GENRE: Young Adult Contemporary
“We’re all weird and damaged in our own way. You’re not the only one.”
Everyone thinks they know Libby Strout, the girl once dubbed ‘America’s Fattest Teen’. But no one’s taken the time to look past her weight to get to see who she really is. Since her mum’s death, she’s been picking up the pieces in the privacy of her home, dealing with her heartbroken father and her own grief. Now, Libby’s ready: for high school, for new friends, for love, and for EVERY POSSIBILITY LIFE HAS TO OFFER. I know the part I want to play here at MVB High. I want to be the girl who can do anything.
Everyone thinks they know Jack Masselin too. Yes, he’s got swagger, but he’s also mastered the art of fitting in. What no one knows is that Jack has a secret: he can’t recognize faces. Even his own brothers are strangers to him. He’s the guy who can re-engineer and rebuild anything, but he can’t understand what’s going on with the inner workings of his own brain. So he tells himself to play it cool: Be charming. Be hilarious. Don’t get too close to anyone. Until he meets Libby. When the two get tangled up in a cruel high school game which lands them in group counseling, Libby and Jack are both angry, and then surprised. Because the more time they spend together, the less alone they feel. Because sometimes when you meet someone, it changes the world – theirs and yours.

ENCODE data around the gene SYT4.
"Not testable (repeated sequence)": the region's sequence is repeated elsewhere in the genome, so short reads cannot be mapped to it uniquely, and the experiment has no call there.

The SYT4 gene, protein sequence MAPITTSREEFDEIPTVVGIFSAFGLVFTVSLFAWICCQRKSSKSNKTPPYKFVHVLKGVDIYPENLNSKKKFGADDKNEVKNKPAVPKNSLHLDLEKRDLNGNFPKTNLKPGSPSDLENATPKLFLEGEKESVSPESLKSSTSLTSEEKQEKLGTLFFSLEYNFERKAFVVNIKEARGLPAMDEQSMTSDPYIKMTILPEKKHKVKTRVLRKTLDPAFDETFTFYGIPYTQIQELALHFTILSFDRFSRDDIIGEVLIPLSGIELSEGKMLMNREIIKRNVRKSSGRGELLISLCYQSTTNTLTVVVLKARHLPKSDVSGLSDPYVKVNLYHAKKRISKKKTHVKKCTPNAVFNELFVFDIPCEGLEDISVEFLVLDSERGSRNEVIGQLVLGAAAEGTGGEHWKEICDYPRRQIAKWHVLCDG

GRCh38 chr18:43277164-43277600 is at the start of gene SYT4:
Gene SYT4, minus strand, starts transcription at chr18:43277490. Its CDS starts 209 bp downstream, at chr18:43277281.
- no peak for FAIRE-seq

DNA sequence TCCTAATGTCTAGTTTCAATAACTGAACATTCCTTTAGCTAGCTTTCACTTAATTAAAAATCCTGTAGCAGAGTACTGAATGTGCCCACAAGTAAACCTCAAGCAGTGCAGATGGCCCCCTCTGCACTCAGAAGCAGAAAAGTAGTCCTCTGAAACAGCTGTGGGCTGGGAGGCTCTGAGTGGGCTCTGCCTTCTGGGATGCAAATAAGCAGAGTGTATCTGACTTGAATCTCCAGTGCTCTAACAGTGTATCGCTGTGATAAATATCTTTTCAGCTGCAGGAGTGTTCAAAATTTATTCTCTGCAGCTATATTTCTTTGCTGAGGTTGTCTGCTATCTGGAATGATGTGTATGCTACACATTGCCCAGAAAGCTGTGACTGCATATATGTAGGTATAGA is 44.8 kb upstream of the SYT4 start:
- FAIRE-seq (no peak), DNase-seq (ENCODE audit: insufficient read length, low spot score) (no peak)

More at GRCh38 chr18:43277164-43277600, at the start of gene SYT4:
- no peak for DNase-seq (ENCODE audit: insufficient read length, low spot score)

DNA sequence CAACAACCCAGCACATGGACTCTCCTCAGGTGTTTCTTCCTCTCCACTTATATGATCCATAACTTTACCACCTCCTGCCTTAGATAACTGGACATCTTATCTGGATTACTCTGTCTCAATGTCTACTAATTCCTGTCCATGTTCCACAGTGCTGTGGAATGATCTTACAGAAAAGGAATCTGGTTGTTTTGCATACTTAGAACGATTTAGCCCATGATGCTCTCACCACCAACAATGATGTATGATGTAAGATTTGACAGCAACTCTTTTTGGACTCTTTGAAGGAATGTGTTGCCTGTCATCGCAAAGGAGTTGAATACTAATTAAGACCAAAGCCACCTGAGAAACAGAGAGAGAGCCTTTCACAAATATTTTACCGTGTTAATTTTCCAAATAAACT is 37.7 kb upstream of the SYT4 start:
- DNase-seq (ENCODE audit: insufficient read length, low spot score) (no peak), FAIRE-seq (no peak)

Jennifer Niven delivers another poignant, exhilarating love story about finding that person who sees you for who you are – and seeing them right back.
I LOVE All The Bright Places so naturally was desperate to read Holding Up The Universe and it didn’t disappoint! That said, it is totally different to ATBP since it’s a slightly more cheerful topic, making it better suited to younger teens, and the ending wasn’t sad – since its publication I’ve reassured lots of fans of Jennifer Niven who were hesitating over not wanting a read that needs a box of tissues to hand and so I would like to reassure people that THIS BOOK ISN’T THE SAME!
Something that I love about Jennifer’s writing is that on the surface we have a typical contemporary teen romance, but underneath there are layers to the story and characters which confront common and often serious conditions (although Jack’s debilitating condition of prosopagnosia is one that isn’t commonly known about) in a way that makes the writing enjoyable to read. It feels like a key element of the characters is showing that even the people who appear to have it all can have problems behind closed doors and that it is okay to be different. The issue of weight and body image also continues to be a massive problem in the modern world and this book joins the ranks as one of the brilliant books for teens dealing with this.